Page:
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Multiple models are in Ford's van plan

The Ford Econoline will be replaced by the Transit in 2013
Rick Kranz is product editor for Automotive News.

DETROIT -- What's the latest trend in the full-sized van market? Variety.

Simply, operators are looking for taller, longer and more fuel-efficient vans, according to Ford.

At a press event at Ford's headquarters today, the automaker's commercial truck team provided hints about the Econoline replacement. The van goes into production in 2013 at Ford's Kansas City assembly plant.

Here's a few highlights:

  • There won't be a next-generation Econoline. Instead, the van will be replaced with the redesigned Transit. That's the van Ford markets today on several continents.
  • "Transit" will replace the "Econoline" name, a nameplate that dates back to the '60s. So Ford will market the full-sized Transit and the compact Transit Connect -- call it the Transit Family.
  • The global vehicle platform will be flexible, meaning Ford will be able to produce front- and rear-drive models, along with all-wheel drive. Ford did not say what configuration is planned for North America. But I think you can safety bet rwd is the choice.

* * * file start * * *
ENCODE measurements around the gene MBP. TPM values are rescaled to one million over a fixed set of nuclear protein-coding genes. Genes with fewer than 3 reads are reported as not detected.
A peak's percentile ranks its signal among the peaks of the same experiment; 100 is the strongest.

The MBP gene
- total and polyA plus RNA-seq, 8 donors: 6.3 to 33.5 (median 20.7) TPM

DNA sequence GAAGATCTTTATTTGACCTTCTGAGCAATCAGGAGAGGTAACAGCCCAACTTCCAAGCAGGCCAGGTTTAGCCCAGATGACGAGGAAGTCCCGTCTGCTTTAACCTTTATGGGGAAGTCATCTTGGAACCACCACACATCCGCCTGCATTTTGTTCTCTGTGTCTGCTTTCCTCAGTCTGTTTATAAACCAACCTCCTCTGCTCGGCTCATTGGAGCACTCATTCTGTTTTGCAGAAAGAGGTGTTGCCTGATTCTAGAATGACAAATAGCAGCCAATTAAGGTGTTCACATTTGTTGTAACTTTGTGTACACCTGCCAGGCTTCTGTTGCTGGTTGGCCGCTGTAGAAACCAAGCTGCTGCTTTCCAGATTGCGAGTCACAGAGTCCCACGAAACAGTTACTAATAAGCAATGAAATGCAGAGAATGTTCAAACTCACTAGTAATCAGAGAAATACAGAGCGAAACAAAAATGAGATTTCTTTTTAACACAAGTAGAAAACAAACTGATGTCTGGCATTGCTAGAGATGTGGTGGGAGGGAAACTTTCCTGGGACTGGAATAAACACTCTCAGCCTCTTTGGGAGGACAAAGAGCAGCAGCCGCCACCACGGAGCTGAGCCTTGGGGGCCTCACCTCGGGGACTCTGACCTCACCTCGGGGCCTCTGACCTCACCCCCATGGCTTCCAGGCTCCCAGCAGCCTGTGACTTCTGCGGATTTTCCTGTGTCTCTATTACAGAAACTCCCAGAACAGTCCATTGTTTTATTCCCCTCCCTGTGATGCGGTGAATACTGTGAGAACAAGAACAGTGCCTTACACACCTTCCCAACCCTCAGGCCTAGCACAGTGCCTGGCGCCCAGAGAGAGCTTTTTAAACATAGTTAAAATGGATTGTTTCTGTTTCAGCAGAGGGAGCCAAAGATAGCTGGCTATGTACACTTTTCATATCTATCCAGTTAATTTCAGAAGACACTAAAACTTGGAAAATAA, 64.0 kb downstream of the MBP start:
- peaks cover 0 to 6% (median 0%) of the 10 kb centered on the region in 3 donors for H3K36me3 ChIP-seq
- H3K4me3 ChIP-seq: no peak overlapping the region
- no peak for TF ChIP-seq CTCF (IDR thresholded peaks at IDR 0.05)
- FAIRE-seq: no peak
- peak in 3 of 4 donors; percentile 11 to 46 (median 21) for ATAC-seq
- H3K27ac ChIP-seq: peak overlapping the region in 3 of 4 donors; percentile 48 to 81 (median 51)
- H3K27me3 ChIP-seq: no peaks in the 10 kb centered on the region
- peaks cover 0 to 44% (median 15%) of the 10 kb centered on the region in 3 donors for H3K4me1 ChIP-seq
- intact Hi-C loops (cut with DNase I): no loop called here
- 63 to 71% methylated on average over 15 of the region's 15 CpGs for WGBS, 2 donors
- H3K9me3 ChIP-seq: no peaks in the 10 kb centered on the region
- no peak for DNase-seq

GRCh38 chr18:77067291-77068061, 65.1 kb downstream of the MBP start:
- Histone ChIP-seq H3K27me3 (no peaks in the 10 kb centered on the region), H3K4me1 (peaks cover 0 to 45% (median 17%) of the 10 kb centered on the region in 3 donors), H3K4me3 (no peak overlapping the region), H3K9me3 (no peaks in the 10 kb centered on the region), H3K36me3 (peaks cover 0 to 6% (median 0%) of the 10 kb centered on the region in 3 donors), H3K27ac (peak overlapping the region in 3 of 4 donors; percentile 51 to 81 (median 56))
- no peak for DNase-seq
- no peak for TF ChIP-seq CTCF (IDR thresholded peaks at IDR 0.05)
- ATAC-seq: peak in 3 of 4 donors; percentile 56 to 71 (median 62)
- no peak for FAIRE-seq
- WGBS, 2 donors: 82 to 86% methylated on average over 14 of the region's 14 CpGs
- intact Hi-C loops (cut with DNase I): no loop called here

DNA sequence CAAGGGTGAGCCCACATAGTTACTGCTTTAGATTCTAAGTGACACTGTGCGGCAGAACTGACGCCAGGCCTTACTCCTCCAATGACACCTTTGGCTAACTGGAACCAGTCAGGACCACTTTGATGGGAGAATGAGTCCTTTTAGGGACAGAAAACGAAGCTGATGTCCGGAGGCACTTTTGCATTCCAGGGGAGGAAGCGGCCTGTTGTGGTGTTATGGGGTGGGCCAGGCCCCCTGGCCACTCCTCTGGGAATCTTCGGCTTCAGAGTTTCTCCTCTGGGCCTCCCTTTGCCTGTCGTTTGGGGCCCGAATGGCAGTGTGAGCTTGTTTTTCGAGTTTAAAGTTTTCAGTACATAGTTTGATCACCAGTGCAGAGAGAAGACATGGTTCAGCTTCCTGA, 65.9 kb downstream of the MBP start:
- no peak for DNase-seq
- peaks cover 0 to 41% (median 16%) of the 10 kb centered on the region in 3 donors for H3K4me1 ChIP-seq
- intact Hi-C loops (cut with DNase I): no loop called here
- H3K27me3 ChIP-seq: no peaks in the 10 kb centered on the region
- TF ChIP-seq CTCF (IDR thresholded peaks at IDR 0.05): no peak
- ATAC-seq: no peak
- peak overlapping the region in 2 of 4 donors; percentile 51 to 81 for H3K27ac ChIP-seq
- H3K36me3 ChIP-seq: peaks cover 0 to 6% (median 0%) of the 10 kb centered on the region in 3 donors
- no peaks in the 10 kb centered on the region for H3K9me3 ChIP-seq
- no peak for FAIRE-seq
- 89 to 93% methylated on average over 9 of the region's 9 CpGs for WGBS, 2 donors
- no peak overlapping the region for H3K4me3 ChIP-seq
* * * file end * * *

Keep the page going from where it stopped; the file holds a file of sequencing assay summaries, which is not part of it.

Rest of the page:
• The van will be offered in what Ford called "multiple wheelbases."
  • Fuel economy will be increased at least 25 percent. No powertrain information was provided, but a diesel is a possibility.
  • Finally, three roof heights may be offered in the United States, one being tall enough for the driver to stand and walk in the cargo area.

With Ford, Dodge and Nissan all planning new full-sized vans -- Dodge's is based on a Fiat model, and the Nissan NV2500 is going on sale early next year -- the only maker missing is General Motors.

Stay tuned for that one.

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